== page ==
I got up and went to meet my friend, the one I started on the Couch to 5k running program. Three months ago, she selected this day, this race, as her target for running and completing her first ever 5k. She wasn't completely finished with the program, hadn't yet run 30 minutes straight, but she was determined, and in running sometimes, that's all it takes.
She selected the Race for the Cure here in Raleigh. A race this year that registered 25,000 runners/walkers/run/walkers. The environment is wonderful at these races, lots of crowd support, runner support, and the survivors. Wow. If you can't get inspired here, you are a soul-less pit.
We watched the road fill with other runners behind us, for a full quarter mile, women lined up. B lost her mom five years ago to breast cancer. I knew she was battling more than nerves before a race, saw her eyes linger on mom-daughter pairs and couldn't think of one thing to say. I watched as women lined up all around us with names written on them, the names of women lost, women still fighting, women they hope will never have to fight.
Her plan was to run intervals, 10 minute runs, 2 minute walks. She wanted more, but she didn't want to disappoint herself so she set her goals low, and I knew, hoped she'd be able to run every step.
At 7:50, we started, dealt with the massive crowd and then broke out and ran. I knew we were running much faster than she had ever trained 2 minutes into it. I told her to set the pace, and I'd stay with her. She did. At 8 minutes I could feel her losing speed, her breathing getting labored. We walked at 10, about halfway up the first hill. She was winded and as I looked over to check on her, disappointed. We topped the hill, and saw our first mile marker, and our time. I didn't say anything, but mentally noted that were almost a full two minutes ahead of her 'average' pace. We ran again. More hills, and in 5 minutes and at the bottom of another hill, she needed a break. We walked up the hill, ran down it and more. We didn't make the full 10 minutes and I saw her disappointment in herself grow. She said "I didn't want to walk this much". I don't know what got her up again, words of encouragement, the kids with supersoakers shooting at us, the B52's blaring from someones porch, the wonderful volunteers at the water stops, or if she just found something down deep where those things live. Whatever it was, she picked up her head, and got to stepping again.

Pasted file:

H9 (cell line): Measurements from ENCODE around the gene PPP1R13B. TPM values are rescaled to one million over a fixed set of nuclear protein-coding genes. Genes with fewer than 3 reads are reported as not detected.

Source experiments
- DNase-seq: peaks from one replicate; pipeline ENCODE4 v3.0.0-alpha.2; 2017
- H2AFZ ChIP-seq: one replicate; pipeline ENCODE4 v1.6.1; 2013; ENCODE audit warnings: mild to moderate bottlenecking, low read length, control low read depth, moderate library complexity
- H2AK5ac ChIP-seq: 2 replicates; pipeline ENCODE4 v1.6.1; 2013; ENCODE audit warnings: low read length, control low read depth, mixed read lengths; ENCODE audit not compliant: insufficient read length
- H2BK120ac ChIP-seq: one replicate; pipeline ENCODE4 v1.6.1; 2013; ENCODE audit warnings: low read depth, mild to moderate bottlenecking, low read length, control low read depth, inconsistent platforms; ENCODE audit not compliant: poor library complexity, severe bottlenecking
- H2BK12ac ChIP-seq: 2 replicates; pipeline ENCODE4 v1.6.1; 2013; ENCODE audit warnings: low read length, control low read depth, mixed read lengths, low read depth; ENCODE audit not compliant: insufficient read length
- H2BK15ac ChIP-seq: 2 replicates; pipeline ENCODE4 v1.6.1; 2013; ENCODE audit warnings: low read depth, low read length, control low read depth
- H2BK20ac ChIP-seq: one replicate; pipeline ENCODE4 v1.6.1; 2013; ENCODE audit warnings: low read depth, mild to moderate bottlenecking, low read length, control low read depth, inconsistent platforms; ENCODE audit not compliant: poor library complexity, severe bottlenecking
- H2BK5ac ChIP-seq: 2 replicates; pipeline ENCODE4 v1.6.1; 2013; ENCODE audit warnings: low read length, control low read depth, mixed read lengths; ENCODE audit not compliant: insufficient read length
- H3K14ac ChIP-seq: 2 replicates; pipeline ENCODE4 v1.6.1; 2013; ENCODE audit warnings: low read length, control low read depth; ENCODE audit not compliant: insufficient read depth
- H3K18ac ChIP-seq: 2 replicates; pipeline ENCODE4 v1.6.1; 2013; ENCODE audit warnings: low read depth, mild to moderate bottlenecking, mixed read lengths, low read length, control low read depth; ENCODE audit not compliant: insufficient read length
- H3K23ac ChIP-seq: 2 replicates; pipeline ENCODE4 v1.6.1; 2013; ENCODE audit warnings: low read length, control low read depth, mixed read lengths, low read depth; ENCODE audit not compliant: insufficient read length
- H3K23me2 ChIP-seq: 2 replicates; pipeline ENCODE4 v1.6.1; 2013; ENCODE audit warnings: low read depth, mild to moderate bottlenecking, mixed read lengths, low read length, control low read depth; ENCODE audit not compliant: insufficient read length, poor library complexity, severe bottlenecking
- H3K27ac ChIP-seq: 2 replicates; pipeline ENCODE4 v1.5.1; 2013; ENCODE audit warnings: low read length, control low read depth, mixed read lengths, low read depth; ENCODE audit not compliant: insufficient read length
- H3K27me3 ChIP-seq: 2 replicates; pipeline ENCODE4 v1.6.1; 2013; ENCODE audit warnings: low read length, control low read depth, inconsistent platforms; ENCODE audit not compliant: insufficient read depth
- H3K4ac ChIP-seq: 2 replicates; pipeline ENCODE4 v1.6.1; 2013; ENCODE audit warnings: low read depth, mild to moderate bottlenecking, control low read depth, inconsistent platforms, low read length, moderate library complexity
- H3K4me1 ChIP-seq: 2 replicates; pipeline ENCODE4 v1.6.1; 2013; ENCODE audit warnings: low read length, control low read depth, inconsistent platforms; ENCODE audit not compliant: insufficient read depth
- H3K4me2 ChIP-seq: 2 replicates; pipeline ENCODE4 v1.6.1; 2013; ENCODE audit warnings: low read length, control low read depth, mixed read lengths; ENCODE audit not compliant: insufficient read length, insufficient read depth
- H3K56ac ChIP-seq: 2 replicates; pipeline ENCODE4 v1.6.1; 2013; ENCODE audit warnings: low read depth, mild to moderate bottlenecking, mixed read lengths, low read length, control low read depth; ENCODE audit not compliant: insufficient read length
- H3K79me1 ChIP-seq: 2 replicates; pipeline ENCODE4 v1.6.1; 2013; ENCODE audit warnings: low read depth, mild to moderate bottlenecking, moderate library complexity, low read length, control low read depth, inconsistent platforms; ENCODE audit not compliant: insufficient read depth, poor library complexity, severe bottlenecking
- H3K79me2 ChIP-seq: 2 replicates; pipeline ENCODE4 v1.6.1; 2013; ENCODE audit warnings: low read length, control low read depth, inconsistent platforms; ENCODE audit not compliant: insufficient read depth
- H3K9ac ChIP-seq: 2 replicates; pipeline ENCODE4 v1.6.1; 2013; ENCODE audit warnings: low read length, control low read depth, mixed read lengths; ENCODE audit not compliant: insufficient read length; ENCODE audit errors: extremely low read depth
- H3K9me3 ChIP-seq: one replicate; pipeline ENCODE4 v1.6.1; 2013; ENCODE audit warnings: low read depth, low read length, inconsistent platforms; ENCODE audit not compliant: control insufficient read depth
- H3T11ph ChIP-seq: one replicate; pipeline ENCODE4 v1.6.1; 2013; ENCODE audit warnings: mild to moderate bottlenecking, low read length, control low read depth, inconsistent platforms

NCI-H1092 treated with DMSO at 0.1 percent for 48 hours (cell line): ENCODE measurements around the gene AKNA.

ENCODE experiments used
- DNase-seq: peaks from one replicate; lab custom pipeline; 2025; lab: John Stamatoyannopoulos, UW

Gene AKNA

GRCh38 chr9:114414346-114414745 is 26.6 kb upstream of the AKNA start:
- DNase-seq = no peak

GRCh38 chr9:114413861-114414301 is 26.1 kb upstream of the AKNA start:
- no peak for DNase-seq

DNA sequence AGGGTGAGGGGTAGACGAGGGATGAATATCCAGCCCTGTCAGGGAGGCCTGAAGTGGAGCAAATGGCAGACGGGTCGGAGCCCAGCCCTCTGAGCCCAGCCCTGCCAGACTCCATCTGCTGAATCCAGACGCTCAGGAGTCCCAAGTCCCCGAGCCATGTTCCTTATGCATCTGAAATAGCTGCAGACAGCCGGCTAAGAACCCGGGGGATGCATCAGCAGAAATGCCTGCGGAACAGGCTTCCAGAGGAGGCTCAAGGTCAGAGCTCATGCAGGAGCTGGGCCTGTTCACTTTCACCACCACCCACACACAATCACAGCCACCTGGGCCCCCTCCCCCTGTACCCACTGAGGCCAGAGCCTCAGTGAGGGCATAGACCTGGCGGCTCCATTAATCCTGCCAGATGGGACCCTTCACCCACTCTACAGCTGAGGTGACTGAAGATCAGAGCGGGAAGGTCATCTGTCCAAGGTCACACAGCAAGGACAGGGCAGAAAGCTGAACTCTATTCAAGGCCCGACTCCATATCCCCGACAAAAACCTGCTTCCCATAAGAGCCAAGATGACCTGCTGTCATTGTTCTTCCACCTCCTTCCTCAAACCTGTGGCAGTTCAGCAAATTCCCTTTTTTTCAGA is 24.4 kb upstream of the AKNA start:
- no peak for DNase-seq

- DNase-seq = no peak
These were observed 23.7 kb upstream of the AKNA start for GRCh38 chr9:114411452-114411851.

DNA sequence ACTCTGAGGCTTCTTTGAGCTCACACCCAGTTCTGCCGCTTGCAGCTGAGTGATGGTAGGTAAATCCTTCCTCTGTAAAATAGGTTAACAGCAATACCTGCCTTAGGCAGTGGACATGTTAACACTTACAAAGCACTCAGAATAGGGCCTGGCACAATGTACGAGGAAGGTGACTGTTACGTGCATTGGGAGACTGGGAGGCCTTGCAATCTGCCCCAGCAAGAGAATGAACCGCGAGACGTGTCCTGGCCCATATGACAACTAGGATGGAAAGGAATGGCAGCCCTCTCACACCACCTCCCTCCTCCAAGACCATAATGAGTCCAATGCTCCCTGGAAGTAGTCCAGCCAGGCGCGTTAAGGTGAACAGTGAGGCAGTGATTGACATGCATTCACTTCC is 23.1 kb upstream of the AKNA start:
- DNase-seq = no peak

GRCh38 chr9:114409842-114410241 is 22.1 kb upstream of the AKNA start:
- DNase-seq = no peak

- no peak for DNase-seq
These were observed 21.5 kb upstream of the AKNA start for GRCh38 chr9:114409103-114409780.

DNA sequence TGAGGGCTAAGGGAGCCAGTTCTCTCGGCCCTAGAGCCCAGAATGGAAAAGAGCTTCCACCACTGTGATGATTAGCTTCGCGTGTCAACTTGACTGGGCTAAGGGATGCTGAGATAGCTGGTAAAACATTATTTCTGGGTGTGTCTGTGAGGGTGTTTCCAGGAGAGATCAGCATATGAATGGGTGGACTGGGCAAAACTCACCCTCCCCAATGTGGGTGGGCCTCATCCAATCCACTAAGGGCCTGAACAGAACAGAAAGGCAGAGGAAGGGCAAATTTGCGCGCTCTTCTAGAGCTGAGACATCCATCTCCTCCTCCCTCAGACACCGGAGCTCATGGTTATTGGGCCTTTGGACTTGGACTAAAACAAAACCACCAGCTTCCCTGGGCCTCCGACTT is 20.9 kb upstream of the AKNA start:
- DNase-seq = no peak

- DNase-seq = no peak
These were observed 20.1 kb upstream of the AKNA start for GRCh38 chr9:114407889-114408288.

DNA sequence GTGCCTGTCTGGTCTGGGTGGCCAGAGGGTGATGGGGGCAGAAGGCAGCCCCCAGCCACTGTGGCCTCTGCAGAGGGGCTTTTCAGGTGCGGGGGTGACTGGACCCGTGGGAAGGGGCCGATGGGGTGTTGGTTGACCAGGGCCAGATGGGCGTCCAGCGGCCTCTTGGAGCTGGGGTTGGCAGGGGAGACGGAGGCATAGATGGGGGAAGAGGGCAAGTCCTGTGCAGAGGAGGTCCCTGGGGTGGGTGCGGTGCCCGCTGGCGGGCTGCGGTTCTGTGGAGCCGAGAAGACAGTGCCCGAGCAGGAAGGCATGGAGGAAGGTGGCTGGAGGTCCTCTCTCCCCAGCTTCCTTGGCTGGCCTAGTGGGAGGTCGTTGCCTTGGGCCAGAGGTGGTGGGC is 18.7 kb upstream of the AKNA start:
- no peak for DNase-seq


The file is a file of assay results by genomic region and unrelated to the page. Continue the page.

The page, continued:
More hills, more struggle, not enough water, but she kept stepping.
At the last half mile mark, I wanted to cry, she had worked so hard, and I could see the emotion rise in her when she realized we were almost back to the start.
At the quarter mile mark, her tears came but she ran faster, and harder, finishing strong and a full 7 minutes faster than the girl had ever completed 3.1 before.
Here's to you, B, to a run you can be proud of, and for being the kind of woman that sets a goal, fights for it, even when it's hot and hard, and doesn't quite come out the way you had hoped.
Youur mom isn't the only person who's proud of you.